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No More Bert the Turtle: 50 Years of the NPT and the Challenges Ahead

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This post was written by Grace Strelich, an intern with NTI’s International
Fuel Cycle Strategies Program. Originally from Santa Barbara, California, she
graduated from the University of St. Andrews in 2019 with joint honours in
International Relations and Modern History.

In the early 1950s, Bert
the Turtle
was shuffling through the film
screens of classrooms across the country teaching kids to “Duck! And cover!”
Nearly two decades later, the Treaty on the Non-Proliferation of Nuclear
Weapons (NPT) went into force, establishing a global foundation for preventing
the spread of nuclear weapons while encouraging the peaceful uses of nuclear
energy. It represented progress toward a world where schoolchildren wouldn’t
have to be taught to protect their heads during a nuclear detonation.

Today, although the NPT has mostly worked well,
the balance of security and peaceful nuclear cooperation put forward in the
treaty is challenged in the face of states like Iran and North Korea, which
have engaged in undeclared nuclear activities that run counter to the treaty.
NTI’s
Richard
Johnson
, senior director for fuel cycle
and verification, testified about these issues before two subcommittees of theHouse Foreign Affairs Committee last week, along with three other witnesses:
Ambassador (ret.) Bonnie Jenkins, former Coordinator for Threat Reduction
Programs at the State Department’s Bureau of International Security and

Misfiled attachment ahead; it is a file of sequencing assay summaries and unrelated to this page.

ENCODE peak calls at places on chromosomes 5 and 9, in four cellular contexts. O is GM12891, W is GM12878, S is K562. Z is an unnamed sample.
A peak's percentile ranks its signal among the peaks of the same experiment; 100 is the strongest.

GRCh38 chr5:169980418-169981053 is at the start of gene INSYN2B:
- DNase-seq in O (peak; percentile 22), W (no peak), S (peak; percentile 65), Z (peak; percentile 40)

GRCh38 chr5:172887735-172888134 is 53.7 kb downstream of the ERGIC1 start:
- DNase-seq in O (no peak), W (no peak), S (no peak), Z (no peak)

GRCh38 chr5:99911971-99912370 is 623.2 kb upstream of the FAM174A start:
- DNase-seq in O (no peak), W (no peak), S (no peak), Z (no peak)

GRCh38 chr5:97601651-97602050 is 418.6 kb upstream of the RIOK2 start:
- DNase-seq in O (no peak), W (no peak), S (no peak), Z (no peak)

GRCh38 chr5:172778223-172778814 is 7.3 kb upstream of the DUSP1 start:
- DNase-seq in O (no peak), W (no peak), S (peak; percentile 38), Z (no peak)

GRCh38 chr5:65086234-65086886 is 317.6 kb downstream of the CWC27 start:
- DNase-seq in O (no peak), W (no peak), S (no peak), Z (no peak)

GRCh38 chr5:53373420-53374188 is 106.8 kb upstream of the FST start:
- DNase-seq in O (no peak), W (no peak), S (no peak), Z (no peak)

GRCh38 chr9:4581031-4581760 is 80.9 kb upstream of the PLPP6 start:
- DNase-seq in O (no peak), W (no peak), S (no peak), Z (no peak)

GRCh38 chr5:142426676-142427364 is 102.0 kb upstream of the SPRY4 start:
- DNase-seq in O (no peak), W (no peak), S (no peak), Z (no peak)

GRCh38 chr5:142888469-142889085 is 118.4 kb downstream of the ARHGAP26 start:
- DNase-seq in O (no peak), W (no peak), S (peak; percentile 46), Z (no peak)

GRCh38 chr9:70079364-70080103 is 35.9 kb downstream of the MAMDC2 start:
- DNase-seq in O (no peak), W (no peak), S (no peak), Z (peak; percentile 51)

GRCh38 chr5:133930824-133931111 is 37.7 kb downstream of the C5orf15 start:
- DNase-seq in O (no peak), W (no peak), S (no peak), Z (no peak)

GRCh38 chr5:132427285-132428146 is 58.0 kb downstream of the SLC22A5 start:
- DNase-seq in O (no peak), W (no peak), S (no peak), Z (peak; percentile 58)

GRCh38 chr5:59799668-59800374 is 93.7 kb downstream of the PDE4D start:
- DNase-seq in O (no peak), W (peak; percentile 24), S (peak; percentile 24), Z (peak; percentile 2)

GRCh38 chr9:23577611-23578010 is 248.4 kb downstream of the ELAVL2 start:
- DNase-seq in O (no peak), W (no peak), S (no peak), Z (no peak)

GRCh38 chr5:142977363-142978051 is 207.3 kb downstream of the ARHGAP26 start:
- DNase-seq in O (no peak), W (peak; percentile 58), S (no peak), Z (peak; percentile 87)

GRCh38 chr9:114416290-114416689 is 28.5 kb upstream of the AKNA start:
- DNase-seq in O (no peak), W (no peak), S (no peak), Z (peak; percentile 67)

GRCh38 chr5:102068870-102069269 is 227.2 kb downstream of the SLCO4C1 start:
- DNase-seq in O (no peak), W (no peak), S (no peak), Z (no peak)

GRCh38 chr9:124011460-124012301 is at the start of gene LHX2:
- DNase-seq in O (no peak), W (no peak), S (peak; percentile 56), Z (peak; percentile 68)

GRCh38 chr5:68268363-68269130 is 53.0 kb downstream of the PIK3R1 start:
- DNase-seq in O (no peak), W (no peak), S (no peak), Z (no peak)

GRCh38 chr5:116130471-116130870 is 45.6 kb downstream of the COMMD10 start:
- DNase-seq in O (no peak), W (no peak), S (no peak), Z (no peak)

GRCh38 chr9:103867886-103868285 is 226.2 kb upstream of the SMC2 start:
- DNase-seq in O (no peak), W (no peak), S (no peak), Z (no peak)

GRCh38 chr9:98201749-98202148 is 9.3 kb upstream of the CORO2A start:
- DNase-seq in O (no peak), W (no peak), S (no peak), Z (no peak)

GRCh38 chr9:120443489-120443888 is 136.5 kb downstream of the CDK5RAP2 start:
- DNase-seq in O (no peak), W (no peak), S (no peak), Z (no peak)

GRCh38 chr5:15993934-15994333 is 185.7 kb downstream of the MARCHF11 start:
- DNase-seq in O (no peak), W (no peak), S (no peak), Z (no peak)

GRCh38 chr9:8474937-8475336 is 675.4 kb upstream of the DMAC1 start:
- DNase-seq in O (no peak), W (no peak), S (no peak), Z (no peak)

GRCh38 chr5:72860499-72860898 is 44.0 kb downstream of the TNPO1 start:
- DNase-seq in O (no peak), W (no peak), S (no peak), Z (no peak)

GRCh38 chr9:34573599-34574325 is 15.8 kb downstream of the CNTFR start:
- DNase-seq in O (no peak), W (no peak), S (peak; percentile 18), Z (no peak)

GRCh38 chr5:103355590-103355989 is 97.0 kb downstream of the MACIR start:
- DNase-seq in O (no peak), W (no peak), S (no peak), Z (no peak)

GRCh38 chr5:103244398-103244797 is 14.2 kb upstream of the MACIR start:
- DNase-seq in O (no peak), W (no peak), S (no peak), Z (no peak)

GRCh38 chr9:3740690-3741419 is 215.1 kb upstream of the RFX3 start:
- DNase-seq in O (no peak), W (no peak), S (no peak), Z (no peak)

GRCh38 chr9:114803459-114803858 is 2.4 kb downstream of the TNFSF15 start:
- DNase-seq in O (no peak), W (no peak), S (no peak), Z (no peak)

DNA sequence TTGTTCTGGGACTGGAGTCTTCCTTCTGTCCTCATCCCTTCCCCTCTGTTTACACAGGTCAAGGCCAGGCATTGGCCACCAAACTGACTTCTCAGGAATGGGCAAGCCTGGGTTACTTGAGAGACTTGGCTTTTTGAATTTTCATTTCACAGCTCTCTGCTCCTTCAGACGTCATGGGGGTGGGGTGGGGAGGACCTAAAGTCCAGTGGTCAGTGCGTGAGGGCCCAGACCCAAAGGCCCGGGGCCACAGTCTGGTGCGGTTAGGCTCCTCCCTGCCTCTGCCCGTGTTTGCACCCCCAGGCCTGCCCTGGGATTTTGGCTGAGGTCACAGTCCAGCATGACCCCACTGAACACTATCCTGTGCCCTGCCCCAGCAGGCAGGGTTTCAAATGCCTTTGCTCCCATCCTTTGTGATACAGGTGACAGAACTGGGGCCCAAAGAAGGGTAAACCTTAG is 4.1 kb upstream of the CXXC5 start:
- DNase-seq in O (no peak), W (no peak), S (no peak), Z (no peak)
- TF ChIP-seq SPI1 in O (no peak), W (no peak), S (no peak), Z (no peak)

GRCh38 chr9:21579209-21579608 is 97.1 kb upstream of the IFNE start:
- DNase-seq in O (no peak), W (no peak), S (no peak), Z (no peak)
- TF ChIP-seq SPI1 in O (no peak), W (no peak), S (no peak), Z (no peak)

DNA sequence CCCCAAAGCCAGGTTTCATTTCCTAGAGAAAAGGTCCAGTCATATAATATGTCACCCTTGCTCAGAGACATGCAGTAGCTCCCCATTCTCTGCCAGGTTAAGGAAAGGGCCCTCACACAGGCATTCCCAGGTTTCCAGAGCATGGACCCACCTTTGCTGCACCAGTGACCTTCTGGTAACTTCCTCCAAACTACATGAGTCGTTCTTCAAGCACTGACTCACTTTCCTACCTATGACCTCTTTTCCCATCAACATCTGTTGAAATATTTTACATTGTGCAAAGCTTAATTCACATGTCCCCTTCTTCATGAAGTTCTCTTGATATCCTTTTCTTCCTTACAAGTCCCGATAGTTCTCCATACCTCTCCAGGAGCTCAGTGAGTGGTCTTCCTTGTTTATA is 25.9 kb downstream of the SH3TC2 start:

Nonproliferation; Dr. Wendin Smith, former Deputy Assistant Secretary of
Defense for Countering Weapons of Mass Destruction; and Stephen G. Rademaker,
former Assistant Secretary of State in the Bureaus of Arms Control and
International Security and Nonproliferation. 

Despite current challenges, the remarkable success
of the NPT in the 50 years since its ratification should be recognized, Johnson
said. As he noted in his written testimony, “The conventional wisdom was that
many more states would acquire nuclear weapons in the decades to come – indeed,
in 1963 President Kennedy expressed concern that there could be ‘15 or 20’
nuclear powers by 1975.” 

Rademaker agreed: “Had we held this hearing 20
years ago, the rogue states that were toying with the idea [of developing
nuclear weapons], these were all countries that had signed the nonproliferation
treaty but had embarked on programs to break out of the treaty and to deploy
nuclear weapons in violation of the treaty. The list then would have included
Iraq, Syria, Libya, as well as Iran and North Korea, and it’s actually a great
success that today the only rogue states are the latter two.” 

Rep. Ted Yoho, R-Fla., ranking member of the Subcommittee
on Asia, the Pacific, and Nonproliferation, asked about the longevity of the
NPT in the face of nuclear terrorism and states like Iran and North Korea.
Smith pointed to significant advances in technology that are giving states new
ways to address these risks through much stronger detection and monitoring.
These advances open the doors for new states to carry out peaceful use of
civilian nuclear energy with the security of enhanced verification procedures. 

Widening the scope of nuclear security by
harnessing advancing technology is just one piece of this puzzle, however. In
her written testimony, Jenkins emphasized the need for practical steps to be